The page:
Unlocking OpenAI’s Patent Secrets: A Deep Dive into AI Innovation

Recently, I hosted a LinkedIn Live where we took a deep dive into OpenAI’s growing patent portfolio. I’m excited to share the key insights and takeaways from that session with you. Let’s explore OpenAI’s patent filing strategy, the technical specifics of their patents, and what might be coming next:

OpenAI’s Patent Filing Strategy

Until not too long ago, if you searched for patents by OpenAI, you would have come up empty-handed. But things have changed. Right now (23 May 2024), OpenAI has seven published patent families, including six freshly issued US patents and two more US applications that are just about to be approved:

The speed at which these patents have been granted is impressive, averaging only 11 months from filing to grant. This rapid pace is thanks to OpenAI’s savvy use of the USPTO’s Track One program, which speeds up the examination process for an additional fee. In the LinkedIn Live, I wrongly mentioned 1,500.- USD, but an attentative participant corrected me:

What’s really interesting is how OpenAI’s approach differs from the norm. Typically, US deep-tech companies start with US provisional applications followed by PCT applications to stretch out the patent prosecution timeline.

But OpenAI is doing things differently. They’re filing full US utility patent applications right off the bat and using the Track One program to get their patents granted quickly. So far, it’s all about the US market—no international filings are visible yet.

What’s Inside OpenAI’s Patents?

Let’s get into the meat of it—what exactly are these patents about? Here’s a quick rundown of some key patents:

  • US 2024/020096 A1 & US 2024/020116 A1: These are about systems and methods for generating natural language using language models trained on computer code, likely related to code generation using large language models (LLMs).
  • US 11,886,826 B1: This patent covers systems and methods for language model-based text insertion, enhancing text generation and editing capabilities.
  • US 11,983 488 B1: Focuses on systems and methods for language model-based text editing.
  • US 11,922,144 B1: Involves schema-based integration of external APIs with natural language applications, highlighting interoperability between LLMs and other software.
  • US 11,922,550 B1: Covers systems and methods for hierarchical text-conditional image generation, which relates to advanced image generation techniques.
  • US 11,887,367 B1: Utilizes machine learning to perform automatic interface actions based on video and input datasets, probably indicating steps towards autonomous AI agents.
  • US 11,983,806 B1: This one’s about systems and methods for image generation with machine learning models, broadening the scope of AI-driven image creation.

From what a quick scan of the independent claims reveals, these patents don’t cover broad, fundamental breakthroughs but rather focus on specific use cases and workflows within the AI domain.

What’s Next for OpenAI’s Patent Portfolio?

Looking ahead, the potential for international filings remains speculative at the moment due to the typical 18-month publication lag. Assuming that OpenAI has filed PCT applications claiming the priority of the US first filings, the first such PCT application will be published only in September 2024:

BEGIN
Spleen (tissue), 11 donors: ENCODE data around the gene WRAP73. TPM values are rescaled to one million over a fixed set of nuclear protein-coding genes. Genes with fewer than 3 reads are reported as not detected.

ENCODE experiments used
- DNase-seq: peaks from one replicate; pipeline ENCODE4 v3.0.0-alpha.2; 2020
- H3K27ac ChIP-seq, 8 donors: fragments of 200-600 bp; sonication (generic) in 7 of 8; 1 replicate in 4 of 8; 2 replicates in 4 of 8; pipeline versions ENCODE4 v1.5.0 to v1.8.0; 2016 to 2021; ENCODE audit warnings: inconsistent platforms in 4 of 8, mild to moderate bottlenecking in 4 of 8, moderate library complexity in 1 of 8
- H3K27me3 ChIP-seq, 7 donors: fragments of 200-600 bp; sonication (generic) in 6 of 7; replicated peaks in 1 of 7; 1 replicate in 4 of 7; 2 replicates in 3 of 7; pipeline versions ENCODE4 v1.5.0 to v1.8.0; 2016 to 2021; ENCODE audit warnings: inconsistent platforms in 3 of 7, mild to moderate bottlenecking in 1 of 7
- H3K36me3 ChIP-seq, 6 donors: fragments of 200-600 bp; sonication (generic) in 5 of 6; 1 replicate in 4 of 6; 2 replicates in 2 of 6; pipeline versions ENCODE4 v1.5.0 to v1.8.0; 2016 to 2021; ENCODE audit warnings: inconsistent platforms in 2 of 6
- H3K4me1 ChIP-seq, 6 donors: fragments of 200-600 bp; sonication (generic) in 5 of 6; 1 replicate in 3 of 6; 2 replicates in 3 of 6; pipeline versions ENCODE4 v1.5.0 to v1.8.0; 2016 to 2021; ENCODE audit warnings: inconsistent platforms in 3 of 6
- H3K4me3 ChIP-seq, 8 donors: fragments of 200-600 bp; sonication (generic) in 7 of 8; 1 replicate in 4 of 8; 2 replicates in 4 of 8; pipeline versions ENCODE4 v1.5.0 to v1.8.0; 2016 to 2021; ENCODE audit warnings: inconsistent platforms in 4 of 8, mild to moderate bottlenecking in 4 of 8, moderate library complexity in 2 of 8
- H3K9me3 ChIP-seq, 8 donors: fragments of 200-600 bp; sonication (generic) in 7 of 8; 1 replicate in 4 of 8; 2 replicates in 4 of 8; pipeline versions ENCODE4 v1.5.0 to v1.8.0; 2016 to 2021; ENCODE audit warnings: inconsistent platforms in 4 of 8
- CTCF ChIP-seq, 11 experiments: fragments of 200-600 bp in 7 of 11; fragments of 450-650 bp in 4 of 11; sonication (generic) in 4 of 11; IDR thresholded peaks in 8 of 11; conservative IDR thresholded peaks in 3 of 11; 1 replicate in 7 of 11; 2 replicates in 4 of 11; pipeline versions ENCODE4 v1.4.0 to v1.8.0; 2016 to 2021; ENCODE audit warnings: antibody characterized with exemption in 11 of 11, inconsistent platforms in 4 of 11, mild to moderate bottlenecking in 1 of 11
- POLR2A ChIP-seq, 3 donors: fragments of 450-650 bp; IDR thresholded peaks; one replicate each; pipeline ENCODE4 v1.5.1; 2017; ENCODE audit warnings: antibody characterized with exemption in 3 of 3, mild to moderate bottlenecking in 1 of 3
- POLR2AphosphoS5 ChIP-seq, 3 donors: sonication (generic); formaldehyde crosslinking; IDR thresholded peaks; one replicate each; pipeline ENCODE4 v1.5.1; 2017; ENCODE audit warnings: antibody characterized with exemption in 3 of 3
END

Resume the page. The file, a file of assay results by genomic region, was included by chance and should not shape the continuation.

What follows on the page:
Homemade Problems Down The Road?

Notably, all patents (except for one family) have been filed several months after the launch of ChatGPT in November 2022. The strategic timing of these patents—filed post-ChatGPT launch—raises some interesting questions.

Could OpenAI face challenges similar to the infamous “Steve Jobs patent mistake,” where pre-patent public disclosures led to invalidations in certain jurisdictions? The story goes like this:

During a keynote presentation, Steve Jobs demonstrated a feature known as the “rubber banding” or “overscroll bounce” effect, which is when a user scrolls to the end of a list on a touchscreen device, and the list bounces back. This public demonstration occurred before Apple filed patents covering this feature. While US patent law allowed for a one-year grace period for public disclosures by the inventor, other jurisdictions like Europe do not, requiring absolute novelty. Consequently, the public demonstration by Steve Jobs was considered prior art in Europe, ultimately leading to invalidation of the corresponding European patent when it was challenged in court.

OpenAI’s relatively late entry into the patent arena (most patents filed after March 2023) suggests a deliberate pivot towards securing intellectual property post-ChatGPT’s public release in November 2022. This approach ensures rapid protection in the US, but it will be interesting to see how their international strategy unfolds.

Conclusion

OpenAI’s rapid and targeted US patent filings signify a strategy to safeguard their innovations, primarily focusing on the US market with a streamlined, accelerated approach. As their patent portfolio evolves, I’ll be keeping a close eye on their moves for international filings to better understand their global IP strategy.

Here’s the full recording of the LinkedIn Live:

Stay tuned for further updates, especially around September and October, when we might see new international filings emerge. This ongoing journey into OpenAI’s patent landscape offers invaluable insights into the strategic maneuvers of a leading AI powerhouse.

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